We have no federal money, no state money. Everything comes from within the sport or associated to the sport. Certainly the number of the kennel clubs have been very generous. Certainly the dog food manufacturers, certain, certainly the superintendents, but that's all people within the sport. We at, at, at the end of last year, we had distributed close to $8 million in those nearly 30 years.
How do you get this money and what do you, what do we do with this money? I think the important thing is that we cover that anyone who participates in AKC events and what the person does is, is to qualify, you have to be in the sport for five years. You can be in the sport for five years in any form. You can be an assistant handler.
You can be your own just a, you show your pet. If you can show you've been involved in the sport to some degree, then you, you may apply for assistance. It's a very lengthy application. It's about 10 pages long and it's very personal. We, we ask for your past tax return. We ask for doctor's letters. We, we get people who will,
people who have known you in this sport to prove you're valid. We, we never, we do that, but we very rarely question anybody who applies for assistance. And, and what happens is, is has happened in many cases, and unfortunately continues to happen, is that in individual A is ill, let's say they, they have cancer of some sort and they're,
they're, they're have doctors bills. They may have hospital bills, they have reoccurring health reoccurring bills to, to assist their chemo or, or whatever it might be. And they've used their funds, They've gone to their family, they've used the family's funds, they've mortgaged the house, they've gone to, they've done all these things. And then they come to a K two,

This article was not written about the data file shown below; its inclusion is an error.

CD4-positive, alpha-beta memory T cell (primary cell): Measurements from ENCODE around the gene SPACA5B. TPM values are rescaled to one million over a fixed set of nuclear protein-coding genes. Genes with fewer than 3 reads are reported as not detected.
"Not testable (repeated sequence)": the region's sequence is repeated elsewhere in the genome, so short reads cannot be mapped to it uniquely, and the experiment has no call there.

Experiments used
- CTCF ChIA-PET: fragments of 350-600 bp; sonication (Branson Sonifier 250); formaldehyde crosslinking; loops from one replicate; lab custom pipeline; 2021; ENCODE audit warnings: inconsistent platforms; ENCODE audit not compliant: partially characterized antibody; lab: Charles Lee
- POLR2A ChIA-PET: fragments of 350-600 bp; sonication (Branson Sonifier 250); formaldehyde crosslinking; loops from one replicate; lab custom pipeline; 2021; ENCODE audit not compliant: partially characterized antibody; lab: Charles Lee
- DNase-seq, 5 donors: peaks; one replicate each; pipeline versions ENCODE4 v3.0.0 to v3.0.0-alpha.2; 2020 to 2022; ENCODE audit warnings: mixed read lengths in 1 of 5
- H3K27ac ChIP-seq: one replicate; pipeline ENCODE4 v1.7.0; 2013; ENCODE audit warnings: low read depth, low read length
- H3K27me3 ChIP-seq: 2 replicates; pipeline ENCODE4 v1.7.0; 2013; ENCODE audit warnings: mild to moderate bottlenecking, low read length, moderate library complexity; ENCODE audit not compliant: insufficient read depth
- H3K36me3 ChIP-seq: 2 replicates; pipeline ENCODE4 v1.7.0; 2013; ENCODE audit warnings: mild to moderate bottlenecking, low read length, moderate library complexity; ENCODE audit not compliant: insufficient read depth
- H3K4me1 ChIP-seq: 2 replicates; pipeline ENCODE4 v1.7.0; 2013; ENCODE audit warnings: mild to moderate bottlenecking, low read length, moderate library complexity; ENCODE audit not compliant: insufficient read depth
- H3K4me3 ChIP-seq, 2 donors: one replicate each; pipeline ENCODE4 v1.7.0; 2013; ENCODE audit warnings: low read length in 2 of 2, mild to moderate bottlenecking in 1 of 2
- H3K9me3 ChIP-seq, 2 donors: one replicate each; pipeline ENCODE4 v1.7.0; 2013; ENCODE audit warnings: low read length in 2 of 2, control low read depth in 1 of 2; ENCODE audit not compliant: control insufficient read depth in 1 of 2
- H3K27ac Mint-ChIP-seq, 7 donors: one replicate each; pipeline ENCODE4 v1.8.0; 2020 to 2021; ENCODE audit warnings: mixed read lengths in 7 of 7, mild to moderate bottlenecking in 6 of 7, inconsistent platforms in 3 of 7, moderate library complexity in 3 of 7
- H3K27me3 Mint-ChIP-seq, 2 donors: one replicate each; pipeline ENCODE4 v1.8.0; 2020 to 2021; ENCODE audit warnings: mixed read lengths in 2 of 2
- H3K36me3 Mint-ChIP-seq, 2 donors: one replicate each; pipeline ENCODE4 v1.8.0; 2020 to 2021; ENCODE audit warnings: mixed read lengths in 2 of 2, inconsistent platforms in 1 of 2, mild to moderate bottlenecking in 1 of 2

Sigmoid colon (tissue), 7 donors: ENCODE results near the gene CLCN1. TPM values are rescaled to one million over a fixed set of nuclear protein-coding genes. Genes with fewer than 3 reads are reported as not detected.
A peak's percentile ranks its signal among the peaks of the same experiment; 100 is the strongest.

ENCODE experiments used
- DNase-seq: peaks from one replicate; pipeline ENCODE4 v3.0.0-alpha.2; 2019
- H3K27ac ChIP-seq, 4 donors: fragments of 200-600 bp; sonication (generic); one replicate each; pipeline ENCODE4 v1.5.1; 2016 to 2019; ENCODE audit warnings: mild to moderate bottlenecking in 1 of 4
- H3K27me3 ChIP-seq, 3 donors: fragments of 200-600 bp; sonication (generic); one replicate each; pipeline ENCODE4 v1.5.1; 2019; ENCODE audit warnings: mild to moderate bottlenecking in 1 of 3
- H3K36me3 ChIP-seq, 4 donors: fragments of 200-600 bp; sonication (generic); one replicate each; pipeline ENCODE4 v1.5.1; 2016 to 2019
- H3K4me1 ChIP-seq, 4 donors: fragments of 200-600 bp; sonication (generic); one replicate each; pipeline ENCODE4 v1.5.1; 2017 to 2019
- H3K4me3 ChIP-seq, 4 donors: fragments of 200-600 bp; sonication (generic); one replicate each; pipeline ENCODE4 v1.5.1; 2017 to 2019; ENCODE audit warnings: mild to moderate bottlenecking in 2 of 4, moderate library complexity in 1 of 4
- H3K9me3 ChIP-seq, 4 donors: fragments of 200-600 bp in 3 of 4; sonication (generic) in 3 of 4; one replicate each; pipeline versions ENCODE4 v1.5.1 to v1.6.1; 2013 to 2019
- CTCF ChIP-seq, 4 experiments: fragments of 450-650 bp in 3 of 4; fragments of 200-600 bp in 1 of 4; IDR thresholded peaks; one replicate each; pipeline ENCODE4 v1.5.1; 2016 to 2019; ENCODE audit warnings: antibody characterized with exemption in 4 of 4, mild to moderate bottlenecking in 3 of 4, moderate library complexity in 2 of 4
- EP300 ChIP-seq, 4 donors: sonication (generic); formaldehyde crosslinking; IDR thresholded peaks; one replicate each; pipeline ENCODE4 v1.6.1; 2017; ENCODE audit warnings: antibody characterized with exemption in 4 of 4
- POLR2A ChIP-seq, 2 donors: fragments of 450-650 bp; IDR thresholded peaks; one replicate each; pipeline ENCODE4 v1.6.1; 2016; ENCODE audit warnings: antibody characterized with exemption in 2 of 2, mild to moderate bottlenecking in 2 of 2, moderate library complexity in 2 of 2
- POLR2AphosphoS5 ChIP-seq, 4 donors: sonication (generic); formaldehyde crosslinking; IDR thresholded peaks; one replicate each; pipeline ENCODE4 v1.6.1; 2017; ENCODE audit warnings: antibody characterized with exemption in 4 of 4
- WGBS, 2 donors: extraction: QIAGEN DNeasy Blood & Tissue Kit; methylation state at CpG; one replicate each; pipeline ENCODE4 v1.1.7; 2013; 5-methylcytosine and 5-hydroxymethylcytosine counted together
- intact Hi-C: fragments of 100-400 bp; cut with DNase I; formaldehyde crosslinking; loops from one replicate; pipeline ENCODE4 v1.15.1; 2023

take the lead. We want them to come first to us. And what we do is, is is then the, the prospective client makes a list of what their most important financial needs are. And it's always often the mortgage, it's always second the car. And, and it continues. We get, we get a variety of almost humorous ones sometimes,
which we can say no till we don't do that. But then the committee, once this is once the application comes in and the the documentation comes with it, it goes to the committee of three, those three people review it and say, Okay, we can, we can pay a, we can pay C, we can pay S, but we can't do the other three.
That's out of our, our our terms of, of of ability or financial ability or, or even it's what we don't pay for things like that. We don't pay rent to the client's sister cuz she rents their house. That's family. That's their job. Not my job, not our job. So it, it weeds out pretty quickly. But because AIDS was the impetus,